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Flipping Courts

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Penna Dexternever miss viewpoints

It’s striking that the Trump administration and the US Senate have cooperated to confirm a record 41 judges to the US Circuit Courts of Appeals, beating the Nixon Administration, which logged 25 confirmations by its third year.

This is important because the 13 appeals courts have the final say in all but the approximately 70 cases the Supreme Court decides each year.

First Liberty Institute, a law firm dedicated to defending religious liberty, applauds the opportunity to flip some of these appeals courts. A court flips when it moves from having a majority of liberal-appointed judges to having a majority of conservative-appointed judges.

In an article entitled “More Flips in the Future?” First Liberty’s senior writer Jorge Gomez explains that flips are important because, when an appeals court chooses a three-judge panel to decide cases, “if the ratio of conservative to liberal-appointed judges is closer to 50-50, then there’s a higher probability that a conservative judge will hear and rule on cases according to the original text of the Constitution and the First Amendment.”

He reports that the US Court of Appeals for the Third Circuit, covering Delaware, New Jersey, and Pennsylvania already flipped earlier this year.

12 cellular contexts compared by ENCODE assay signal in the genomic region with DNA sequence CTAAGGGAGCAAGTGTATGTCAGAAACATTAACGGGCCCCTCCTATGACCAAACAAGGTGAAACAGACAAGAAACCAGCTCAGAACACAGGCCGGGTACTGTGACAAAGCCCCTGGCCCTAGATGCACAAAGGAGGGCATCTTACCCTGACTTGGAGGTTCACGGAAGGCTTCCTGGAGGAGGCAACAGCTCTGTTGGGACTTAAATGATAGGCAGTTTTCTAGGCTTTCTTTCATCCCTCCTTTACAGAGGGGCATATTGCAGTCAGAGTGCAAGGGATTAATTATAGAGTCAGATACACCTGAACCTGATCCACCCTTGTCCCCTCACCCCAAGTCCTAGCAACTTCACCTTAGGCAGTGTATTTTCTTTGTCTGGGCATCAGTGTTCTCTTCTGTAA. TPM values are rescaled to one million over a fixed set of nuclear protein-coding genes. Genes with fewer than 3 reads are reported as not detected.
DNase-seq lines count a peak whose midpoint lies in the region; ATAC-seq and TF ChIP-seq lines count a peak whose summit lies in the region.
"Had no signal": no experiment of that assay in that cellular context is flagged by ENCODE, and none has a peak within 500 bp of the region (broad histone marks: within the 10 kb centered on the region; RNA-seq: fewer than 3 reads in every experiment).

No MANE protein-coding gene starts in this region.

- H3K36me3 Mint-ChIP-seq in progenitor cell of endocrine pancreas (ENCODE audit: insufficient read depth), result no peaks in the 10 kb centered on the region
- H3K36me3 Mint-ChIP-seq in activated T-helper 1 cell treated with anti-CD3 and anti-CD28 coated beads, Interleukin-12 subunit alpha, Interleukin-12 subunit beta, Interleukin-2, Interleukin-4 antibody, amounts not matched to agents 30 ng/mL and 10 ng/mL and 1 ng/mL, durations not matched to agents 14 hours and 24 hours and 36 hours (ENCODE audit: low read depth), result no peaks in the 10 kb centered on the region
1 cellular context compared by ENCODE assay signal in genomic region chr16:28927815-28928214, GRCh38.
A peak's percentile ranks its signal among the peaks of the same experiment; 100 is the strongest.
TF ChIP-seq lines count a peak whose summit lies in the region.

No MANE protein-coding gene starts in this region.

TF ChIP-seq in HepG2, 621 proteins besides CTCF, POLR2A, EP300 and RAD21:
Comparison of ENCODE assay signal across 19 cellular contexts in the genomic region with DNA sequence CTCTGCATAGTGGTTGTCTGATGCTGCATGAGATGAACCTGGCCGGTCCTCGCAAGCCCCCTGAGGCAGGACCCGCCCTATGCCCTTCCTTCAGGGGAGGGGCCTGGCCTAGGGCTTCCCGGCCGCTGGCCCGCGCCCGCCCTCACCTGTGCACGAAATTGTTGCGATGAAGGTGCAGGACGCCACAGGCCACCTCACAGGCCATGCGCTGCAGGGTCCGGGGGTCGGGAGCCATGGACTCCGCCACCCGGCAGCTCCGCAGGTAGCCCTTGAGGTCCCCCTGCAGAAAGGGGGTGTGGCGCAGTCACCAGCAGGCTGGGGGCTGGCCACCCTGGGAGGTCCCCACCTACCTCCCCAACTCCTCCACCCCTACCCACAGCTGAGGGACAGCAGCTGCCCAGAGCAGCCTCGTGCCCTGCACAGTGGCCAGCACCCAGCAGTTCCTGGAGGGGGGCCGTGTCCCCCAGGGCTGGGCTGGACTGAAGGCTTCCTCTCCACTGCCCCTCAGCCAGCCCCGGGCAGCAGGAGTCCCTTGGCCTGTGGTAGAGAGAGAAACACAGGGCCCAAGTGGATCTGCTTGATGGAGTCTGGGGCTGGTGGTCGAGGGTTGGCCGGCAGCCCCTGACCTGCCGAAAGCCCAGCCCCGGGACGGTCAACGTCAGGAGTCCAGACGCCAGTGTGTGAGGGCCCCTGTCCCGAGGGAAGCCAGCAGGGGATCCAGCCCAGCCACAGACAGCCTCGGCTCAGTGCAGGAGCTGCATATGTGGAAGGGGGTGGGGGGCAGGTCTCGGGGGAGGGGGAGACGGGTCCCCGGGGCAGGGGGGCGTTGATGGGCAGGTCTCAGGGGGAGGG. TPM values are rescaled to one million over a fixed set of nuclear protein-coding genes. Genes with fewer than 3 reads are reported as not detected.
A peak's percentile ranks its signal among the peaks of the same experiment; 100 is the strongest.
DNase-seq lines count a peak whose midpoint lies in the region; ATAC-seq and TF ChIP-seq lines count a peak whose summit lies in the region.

The Eleventh Circuit, which covers Alabama, Florida, and Georgia, is only one vacancy away from a flip, with one liberal-appointed judge eligible for retirement and another getting close.

There are four liberal-appointed judges currently eligible to retire on the New York-based Second Circuit Court, which is also only one vacancy away from a flip.

And, amazingly, the balance is ripe for change on the notoriously left-leaning Ninth Circuit where 8 liberal-appointed judges are eligible to retire.

First Liberty’s President Kelly Shackelford explains that a federal judge is eligible to retire at 65 at full salary for the rest of their life — a pretty good incentive to step back or move on, perhaps into a law practice.

Our courts could soon resume their proper, less activist role.

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Flipping Courts

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